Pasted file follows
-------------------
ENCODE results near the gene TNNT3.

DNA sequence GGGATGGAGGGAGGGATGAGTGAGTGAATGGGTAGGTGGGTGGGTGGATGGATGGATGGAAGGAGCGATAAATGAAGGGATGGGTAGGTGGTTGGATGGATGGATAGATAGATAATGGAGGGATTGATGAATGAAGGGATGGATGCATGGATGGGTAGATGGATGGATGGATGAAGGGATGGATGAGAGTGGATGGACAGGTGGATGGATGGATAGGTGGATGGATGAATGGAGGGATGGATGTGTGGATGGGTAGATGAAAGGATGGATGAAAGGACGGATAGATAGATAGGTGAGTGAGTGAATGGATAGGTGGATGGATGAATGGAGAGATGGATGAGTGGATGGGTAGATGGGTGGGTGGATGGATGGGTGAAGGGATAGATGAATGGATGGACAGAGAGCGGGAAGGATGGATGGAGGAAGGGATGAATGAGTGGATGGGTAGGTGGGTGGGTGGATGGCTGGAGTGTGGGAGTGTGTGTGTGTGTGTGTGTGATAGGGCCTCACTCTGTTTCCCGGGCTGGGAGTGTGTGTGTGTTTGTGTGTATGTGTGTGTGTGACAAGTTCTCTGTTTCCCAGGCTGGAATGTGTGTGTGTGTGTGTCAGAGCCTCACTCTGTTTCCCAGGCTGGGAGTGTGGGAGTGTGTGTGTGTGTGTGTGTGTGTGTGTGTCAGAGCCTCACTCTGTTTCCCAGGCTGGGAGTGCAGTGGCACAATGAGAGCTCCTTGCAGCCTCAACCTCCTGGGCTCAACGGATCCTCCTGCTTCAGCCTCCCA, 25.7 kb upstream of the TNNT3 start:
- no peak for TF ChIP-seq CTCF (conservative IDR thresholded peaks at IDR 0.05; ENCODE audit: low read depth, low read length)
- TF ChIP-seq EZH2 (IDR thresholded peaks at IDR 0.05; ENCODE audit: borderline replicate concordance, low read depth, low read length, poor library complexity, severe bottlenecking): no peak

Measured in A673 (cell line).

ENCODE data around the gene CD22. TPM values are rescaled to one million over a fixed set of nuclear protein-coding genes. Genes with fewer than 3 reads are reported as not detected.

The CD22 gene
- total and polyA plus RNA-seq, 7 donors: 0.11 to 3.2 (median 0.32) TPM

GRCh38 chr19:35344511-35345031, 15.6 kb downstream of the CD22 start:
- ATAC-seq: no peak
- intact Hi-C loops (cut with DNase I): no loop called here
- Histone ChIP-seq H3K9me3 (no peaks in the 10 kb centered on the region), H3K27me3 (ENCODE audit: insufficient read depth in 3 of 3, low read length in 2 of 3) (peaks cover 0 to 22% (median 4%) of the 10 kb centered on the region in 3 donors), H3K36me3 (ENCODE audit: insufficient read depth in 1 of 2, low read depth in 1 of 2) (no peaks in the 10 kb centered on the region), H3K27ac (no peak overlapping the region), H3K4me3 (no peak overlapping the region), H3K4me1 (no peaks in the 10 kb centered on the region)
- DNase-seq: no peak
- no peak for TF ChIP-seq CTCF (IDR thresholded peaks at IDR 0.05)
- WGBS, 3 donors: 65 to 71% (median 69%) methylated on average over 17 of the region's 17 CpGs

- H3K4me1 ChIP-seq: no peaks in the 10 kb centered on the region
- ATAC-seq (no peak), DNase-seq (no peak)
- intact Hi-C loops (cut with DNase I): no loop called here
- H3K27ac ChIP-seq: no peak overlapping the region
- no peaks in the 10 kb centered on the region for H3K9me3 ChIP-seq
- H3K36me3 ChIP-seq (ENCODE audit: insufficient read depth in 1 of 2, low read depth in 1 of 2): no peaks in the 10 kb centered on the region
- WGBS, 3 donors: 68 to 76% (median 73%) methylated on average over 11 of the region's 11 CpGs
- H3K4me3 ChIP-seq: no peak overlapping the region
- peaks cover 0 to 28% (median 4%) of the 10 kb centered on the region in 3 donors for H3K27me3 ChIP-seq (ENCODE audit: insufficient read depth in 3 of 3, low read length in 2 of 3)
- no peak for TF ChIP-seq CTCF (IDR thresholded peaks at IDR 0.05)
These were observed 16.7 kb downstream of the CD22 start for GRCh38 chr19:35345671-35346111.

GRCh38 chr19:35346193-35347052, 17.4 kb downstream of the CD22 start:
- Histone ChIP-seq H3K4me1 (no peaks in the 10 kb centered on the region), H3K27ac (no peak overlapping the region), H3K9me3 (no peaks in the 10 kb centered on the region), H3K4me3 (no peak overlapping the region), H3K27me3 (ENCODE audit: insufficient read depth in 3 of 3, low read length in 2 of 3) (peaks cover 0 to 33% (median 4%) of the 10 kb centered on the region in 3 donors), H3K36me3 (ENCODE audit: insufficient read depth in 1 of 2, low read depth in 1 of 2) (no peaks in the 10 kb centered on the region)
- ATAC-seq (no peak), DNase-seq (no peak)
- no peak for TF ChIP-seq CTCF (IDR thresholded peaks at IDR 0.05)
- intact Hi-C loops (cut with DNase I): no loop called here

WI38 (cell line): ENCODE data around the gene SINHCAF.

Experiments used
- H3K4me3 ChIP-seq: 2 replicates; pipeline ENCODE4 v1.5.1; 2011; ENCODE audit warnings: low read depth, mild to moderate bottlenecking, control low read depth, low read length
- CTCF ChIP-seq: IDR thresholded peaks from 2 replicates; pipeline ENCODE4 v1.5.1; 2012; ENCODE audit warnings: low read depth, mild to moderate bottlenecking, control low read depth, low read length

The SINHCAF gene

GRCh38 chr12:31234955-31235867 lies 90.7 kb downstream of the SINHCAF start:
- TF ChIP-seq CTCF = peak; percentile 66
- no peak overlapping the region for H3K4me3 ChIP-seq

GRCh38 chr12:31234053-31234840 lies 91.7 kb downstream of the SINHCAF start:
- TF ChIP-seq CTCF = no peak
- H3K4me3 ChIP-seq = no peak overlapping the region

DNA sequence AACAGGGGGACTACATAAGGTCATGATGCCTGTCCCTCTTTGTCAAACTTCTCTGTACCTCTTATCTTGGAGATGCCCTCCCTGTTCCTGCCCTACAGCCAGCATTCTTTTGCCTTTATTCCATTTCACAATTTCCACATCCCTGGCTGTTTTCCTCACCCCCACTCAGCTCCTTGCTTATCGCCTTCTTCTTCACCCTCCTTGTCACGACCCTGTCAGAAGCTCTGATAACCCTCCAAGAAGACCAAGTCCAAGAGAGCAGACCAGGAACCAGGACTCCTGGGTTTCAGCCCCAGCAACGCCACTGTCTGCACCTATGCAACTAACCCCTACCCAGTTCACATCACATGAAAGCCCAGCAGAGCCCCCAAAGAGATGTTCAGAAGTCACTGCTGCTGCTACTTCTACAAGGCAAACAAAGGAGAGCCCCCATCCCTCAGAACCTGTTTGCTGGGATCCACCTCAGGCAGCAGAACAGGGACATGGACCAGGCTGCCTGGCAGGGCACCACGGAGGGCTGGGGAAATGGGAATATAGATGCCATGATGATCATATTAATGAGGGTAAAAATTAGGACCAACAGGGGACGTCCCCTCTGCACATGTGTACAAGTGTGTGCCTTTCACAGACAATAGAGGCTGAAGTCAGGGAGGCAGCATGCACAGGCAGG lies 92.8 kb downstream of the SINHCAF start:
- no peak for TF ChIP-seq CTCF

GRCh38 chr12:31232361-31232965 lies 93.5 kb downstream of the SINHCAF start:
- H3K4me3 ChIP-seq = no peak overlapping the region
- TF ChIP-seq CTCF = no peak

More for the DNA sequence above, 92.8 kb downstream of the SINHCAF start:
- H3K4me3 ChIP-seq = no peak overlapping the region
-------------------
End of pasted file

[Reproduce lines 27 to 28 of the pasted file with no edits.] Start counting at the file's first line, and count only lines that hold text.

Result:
GRCh38 chr19:35346193-35347052, 17.4 kb downstream of the CD22 start:
- Histone ChIP-seq H3K4me1 (no peaks in the 10 kb centered on the region), H3K27ac (no peak overlapping the region), H3K9me3 (no peaks in the 10 kb centered on the region), H3K4me3 (no peak overlapping the region), H3K27me3 (ENCODE audit: insufficient read depth in 3 of 3, low read length in 2 of 3) (peaks cover 0 to 33% (median 4%) of the 10 kb centered on the region in 3 donors), H3K36me3 (ENCODE audit: insufficient read depth in 1 of 2, low read depth in 1 of 2) (no peaks in the 10 kb centered on the region)